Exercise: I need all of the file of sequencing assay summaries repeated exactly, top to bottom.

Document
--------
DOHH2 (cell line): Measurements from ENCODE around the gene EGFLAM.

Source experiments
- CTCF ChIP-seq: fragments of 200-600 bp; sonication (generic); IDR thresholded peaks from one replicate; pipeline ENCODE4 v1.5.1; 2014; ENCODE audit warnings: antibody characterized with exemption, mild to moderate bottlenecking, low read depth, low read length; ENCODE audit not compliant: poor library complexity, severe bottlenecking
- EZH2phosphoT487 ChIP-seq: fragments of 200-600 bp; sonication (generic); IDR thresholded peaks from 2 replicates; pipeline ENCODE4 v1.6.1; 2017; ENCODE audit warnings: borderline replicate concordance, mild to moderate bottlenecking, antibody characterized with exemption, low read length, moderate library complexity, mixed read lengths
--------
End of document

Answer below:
DOHH2 (cell line): Measurements from ENCODE around the gene EGFLAM.

Source experiments
- CTCF ChIP-seq: fragments of 200-600 bp; sonication (generic); IDR thresholded peaks from one replicate; pipeline ENCODE4 v1.5.1; 2014; ENCODE audit warnings: antibody characterized with exemption, mild to moderate bottlenecking, low read depth, low read length; ENCODE audit not compliant: poor library complexity, severe bottlenecking
- EZH2phosphoT487 ChIP-seq: fragments of 200-600 bp; sonication (generic); IDR thresholded peaks from 2 replicates; pipeline ENCODE4 v1.6.1; 2017; ENCODE audit warnings: borderline replicate concordance, mild to moderate bottlenecking, antibody characterized with exemption, low read length, moderate library complexity, mixed read lengths